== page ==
BURKINA FASO: 'Solidarity' distance MSc in finance

People who have missed out on education have a new opportunity to catch up through a free distance education course in finance, under the 'Projet transmission solidaire du savoir' initiated by the French Euromed Management school in collaboration with Ouagadougou University.

The 'project of solidarity for the transmission of knowledge' is the brainchild of Patrick Topsacalian, professor of finance at Euromed and senior lecturer at the IAE Business School of the University of Lyon-3.

Strongly backed by the director-general of Euromed, Bernard Belletante, the aim is eventually to extend the programme throughout the Union of the Mediterranean, which brings together 43 countries in Europe, the Middle East and North Africa.

Topsacalian told University World News that under the Ouagadougou partnership about 35 'learners' without higher education qualifications were following the six-month online course, each permanently coached by a masters student who had been studying for an MSc in finance at Ouagadougou University for at least six months.

The coaching experience counted towards the masters students' degrees, and they received no remuneration, he said.

The learners' course, which uses Euromed's e-learning software Learngest, consists of 11 modules centred on four themes covering accountancy, mathematics, budgetary accounting and financial analysis. Those who pass will receive a certificate of proficiency for initiation in accountancy and financial analysis.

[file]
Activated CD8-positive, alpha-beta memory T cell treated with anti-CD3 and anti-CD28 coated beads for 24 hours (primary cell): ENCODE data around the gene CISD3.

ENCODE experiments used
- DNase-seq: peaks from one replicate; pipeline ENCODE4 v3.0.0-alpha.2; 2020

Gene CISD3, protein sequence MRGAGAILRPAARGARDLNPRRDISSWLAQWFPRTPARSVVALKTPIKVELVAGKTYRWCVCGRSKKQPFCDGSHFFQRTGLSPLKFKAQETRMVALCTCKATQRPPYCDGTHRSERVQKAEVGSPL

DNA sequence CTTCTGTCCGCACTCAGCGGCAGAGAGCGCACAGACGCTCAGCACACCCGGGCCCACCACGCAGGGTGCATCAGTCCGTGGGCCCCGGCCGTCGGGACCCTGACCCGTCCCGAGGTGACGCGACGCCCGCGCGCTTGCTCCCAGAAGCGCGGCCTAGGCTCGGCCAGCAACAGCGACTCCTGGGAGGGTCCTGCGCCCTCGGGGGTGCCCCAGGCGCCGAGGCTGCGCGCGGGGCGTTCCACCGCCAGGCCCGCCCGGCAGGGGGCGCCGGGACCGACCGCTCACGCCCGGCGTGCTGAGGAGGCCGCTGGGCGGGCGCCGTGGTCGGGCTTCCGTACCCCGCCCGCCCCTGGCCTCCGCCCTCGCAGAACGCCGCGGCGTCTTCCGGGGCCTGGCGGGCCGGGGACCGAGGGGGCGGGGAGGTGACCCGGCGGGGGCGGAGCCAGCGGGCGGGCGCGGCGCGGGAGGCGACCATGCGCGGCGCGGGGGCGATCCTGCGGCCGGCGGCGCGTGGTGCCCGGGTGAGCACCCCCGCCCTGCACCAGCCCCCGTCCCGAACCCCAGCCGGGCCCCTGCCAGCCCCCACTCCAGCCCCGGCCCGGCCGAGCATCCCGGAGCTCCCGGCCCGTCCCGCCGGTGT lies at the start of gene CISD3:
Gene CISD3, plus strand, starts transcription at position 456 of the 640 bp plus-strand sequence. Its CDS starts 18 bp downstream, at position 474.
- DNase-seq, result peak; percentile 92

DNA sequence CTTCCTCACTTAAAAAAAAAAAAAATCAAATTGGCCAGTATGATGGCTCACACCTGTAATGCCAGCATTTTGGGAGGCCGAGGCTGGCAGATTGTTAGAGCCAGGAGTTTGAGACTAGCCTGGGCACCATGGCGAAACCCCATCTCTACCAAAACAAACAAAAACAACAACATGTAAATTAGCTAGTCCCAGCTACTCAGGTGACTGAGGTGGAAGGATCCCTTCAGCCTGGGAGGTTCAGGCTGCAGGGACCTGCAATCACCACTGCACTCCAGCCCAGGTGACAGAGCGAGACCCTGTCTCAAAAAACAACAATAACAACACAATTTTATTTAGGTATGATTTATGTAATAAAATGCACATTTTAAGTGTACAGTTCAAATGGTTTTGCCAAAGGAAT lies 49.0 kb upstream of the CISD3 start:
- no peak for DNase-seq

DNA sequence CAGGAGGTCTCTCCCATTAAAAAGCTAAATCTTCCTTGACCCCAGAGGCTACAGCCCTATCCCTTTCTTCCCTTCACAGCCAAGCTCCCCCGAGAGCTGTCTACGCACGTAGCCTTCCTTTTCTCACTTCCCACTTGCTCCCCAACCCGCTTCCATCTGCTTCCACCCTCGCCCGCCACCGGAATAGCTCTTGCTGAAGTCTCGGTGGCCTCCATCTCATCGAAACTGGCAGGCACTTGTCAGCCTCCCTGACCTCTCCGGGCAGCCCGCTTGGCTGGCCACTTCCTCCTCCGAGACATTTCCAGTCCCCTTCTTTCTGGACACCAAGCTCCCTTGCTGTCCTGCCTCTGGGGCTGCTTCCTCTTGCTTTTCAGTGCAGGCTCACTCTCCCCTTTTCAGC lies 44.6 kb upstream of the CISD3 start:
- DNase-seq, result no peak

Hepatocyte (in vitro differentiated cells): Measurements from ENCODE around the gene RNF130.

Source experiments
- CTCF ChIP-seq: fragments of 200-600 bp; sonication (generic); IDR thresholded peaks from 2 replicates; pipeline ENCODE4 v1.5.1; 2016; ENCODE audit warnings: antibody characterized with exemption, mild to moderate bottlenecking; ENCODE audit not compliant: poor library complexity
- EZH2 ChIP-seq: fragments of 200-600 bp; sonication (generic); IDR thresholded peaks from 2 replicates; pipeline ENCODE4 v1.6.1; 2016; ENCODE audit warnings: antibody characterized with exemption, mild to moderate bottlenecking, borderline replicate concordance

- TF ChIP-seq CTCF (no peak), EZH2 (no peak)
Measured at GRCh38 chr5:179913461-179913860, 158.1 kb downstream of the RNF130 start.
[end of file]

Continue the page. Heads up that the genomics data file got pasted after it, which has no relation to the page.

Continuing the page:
Topsacalian said the Burkinabé learners were based in big towns, as they had to have access to internet connections and modems. Anyone could apply to take the course, which was totally free of charge, and no previous knowledge of finance was necessary. As it was a 'project of solidarity' he had restricted the intake to applicants who lacked the opportunity to study, and had rejected those who already had a degree.

The first intake of 35 learners, who started this month, comprised two-thirds men and one third women; 37% had no qualifications at all, 57% had passed the baccalauréat, 3% had a two-year vocational certificate, and 3% had two years of post-baccalauréat studies.

The Burkina course is conducted in French, but Topsacalian said his blueprint for the scheme also gave learners the choice of studying in English or Chinese.